Steven – dream, vision.
Andrei and J Bloggs posed the questions for which they get my thanks and a virtual batch of shortbread if they managed to stump us all.
It can be collected by leaving the answers below.
New Zealand had just 29.8 million sheep at the end of June last year – the lowest number for more than 70 years.
“The number of sheep fell by 3 percent from 2013. The last time the sheep number was below 30 million was back in 1943,” agriculture statistics manager Neil Kelly said.
At 30 June 2014, the number of dairy cattle had increased 3 percent, while the total number of beef cattle declined slightly. The total number of dairy cattle was just under 6.7 million, with increases of 67,000 dairy cattle in the North Island and 148,000 in the South Island.
“These increases came mainly from the key dairy regions of Waikato, Canterbury, and Southland,” Mr Kelly said.
In 2014 the number of deer fell below 1 million for the first time, decreasing by 70,000 (7 percent). The number of deer peaked at 1.8 million in 2004, but this has been falling since 2009.
New Zealand had 660 hectares planted in cherries at 30 June 2014, up 7 percent since 2012. The main export markets for cherries were Taiwan, China, and Thailand.
The 2014 Agricultural Production Survey involved farmers and foresters in New Zealand. It covered land use, animal farming (livestock), arable crops, horticultural crops, forestry, and farming practices (including fertiliser and cultivation). The survey was conducted in partnership with the Ministry for Primary Industries.
Three decades ago we had more than 20 sheep per person – 70 million sheep and just three million people. Now the human population is more than four million we’ve fewer than 10 sheep each.
However, the peak sheep number was based on subsidies not markets. A lot of what we produced couldn’t be sold.
Now we produce what the markets want and although the the numbers in the national herd have dropped, yield per animal has increased. We’re we’re producing much more meat per sheep and able to sell it all.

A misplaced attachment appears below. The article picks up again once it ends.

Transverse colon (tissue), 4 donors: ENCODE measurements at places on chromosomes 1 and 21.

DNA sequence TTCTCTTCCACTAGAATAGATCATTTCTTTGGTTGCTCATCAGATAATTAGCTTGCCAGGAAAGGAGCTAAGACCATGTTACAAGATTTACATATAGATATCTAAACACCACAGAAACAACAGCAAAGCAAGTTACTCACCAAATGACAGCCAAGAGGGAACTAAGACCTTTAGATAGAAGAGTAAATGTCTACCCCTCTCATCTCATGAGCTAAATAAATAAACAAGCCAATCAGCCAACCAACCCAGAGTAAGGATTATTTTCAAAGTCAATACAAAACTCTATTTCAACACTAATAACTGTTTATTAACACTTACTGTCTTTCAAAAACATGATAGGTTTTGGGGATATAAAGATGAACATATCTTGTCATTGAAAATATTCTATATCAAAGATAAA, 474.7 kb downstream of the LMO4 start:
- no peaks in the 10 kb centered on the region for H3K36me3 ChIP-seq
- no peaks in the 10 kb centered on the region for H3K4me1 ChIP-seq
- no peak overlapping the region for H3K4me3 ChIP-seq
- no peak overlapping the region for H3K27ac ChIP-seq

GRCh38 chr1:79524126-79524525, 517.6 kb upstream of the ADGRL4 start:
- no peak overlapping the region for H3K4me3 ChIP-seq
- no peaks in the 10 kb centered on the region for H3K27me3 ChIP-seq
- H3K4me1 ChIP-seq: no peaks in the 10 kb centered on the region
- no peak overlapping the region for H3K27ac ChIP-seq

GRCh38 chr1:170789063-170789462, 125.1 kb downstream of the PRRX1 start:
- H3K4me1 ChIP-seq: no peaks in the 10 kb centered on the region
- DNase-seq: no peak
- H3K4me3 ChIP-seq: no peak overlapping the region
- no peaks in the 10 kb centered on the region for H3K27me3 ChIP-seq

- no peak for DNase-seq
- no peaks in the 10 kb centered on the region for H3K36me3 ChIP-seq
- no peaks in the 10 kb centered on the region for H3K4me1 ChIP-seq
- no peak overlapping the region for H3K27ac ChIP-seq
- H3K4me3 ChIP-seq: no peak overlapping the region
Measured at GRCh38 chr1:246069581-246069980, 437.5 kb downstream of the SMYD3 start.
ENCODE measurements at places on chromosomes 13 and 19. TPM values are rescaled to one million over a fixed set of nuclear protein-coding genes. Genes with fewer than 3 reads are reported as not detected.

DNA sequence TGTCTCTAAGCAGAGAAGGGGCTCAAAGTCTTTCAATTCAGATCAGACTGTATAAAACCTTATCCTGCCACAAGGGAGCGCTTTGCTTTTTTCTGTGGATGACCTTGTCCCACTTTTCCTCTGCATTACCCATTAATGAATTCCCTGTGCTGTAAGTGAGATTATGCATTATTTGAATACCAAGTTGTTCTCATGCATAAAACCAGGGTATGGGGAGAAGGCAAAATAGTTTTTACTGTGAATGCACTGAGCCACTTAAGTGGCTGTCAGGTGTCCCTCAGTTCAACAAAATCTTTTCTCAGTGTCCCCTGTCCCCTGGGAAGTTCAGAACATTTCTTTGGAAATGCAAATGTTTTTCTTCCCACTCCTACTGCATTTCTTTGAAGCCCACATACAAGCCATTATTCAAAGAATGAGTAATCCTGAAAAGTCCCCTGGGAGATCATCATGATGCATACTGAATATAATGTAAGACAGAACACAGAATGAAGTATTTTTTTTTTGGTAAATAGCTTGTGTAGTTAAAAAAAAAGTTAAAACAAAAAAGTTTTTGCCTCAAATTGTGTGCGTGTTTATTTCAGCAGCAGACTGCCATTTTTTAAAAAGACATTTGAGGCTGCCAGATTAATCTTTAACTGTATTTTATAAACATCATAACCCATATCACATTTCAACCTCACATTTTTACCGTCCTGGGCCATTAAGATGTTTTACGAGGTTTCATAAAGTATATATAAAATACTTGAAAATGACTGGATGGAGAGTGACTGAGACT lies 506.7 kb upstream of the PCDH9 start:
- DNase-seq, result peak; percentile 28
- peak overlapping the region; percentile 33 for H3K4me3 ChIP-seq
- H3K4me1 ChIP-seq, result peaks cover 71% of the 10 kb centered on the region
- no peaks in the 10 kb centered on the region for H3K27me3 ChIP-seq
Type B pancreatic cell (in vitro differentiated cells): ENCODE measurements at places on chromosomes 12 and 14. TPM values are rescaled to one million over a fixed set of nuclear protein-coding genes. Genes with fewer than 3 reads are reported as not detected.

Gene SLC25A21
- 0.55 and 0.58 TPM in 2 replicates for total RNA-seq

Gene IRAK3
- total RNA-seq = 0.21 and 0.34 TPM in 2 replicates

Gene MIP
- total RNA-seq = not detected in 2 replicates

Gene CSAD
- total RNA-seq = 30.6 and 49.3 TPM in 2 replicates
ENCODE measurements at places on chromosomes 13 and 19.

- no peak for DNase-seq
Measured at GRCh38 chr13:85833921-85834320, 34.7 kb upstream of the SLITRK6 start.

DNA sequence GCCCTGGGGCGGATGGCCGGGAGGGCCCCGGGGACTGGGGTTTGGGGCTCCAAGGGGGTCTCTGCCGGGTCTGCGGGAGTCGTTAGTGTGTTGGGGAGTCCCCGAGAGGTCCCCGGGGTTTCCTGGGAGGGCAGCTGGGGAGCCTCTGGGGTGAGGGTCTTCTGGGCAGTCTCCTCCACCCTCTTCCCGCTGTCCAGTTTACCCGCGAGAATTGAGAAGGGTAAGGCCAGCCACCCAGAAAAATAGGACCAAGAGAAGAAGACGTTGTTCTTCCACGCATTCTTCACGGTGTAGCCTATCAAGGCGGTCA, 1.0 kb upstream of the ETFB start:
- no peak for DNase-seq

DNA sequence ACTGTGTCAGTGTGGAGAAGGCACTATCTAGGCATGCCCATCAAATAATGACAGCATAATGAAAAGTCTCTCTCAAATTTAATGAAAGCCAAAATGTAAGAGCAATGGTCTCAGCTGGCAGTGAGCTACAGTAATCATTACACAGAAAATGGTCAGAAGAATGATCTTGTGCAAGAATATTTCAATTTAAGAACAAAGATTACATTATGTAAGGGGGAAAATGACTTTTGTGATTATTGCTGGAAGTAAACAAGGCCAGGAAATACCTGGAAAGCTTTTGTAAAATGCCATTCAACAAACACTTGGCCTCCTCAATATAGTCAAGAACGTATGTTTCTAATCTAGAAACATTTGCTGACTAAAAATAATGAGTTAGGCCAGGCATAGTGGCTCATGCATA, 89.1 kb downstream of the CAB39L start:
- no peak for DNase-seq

The Labour Party was showing itself “open for business” last week when it played host at Parliament to assorted business and lobby groups. Political commentators saw it as a move by Labour leader Andrew Little to re-establish the party’s economic credentials, elsewhere visible in the party’s push to remind electors how the Clark-Cullen Govt ran surpluses (in contrast with the Key Govt’s record of seven deficits in a row). The perception is Little is trying to shift Labour back to the centre, after its swing leftwards under previous leaders, but so far there is little evidence of the intellectual horsepower being applied to how policy can be shaped to give substance to the change in direction.
For long enough the belief has been the pendulum will start swinging back towards Labour, and MPs need only to sit still before they can enjoy again the fruits of office. In the eyes of the majority of NZ voters the unpalatable truth facing Labour lies in being electorally shackled to the Green Party, whose policies on so many issues appear designed to shrink the economy.
Labour’s chances of presenting itself as an alternative Govt which could be more effective in raising the rate of economic growth and lifting living standards are limited so long as it is seen as being unable to govern without the support of a coalition partner which wants to impose a cap on dairying, shut down fossil fuel production, and bring in new taxes (on carbon, and on capital gains). Little’s pre-budget speech this week will have done little to shore up the fall in his ratings. – Trans Tasman.
1252 Pope Innocent IV issued the papal bull ad exstirpanda, which authorised but also limited, the torture of heretics in the Medieval Inquisition.
1525 The battle of Frankenhausen ended the Peasants’ War.
1536 Anne Boleyn stood trial on charges of treason, adultery and incest; she was condemned to death by a specially-selected jury.
1602 Bartholomew Gosnold became the first European to see Cape Cod.
1648 The Treaty of Westphalia was signed.
1701 The War of the Spanish Succession began.
1755 Laredo, Texas was established by the Spaniards.
1756 The Seven Years’ War began when Great Britain declares war on France.
1776 American Revolution: the Virginia Convention instructed its Continental Congress delegation to propose a resolution of independence from Great Britain.
1792 War of the First Coalition: France declaresdwar on Kingdom of Sardinia.
1793 Diego Marín Aguilera flew a glider for “about 360 meters”, at a height of 5-6 meters, during one of the first attempted flights.
1796 First Coalition: Napoleon entered Milan in triumph.
1800 George III survived two assassination attempts in one day.
1811 Paraguay declared independence from Spain.
1817 Opening of the first private mental health hospital in the United States, the Asylum for the Relief of Persons Deprived of the Use of Their Reason (now Friends Hospital) in Philadelphia, Pennsylvania.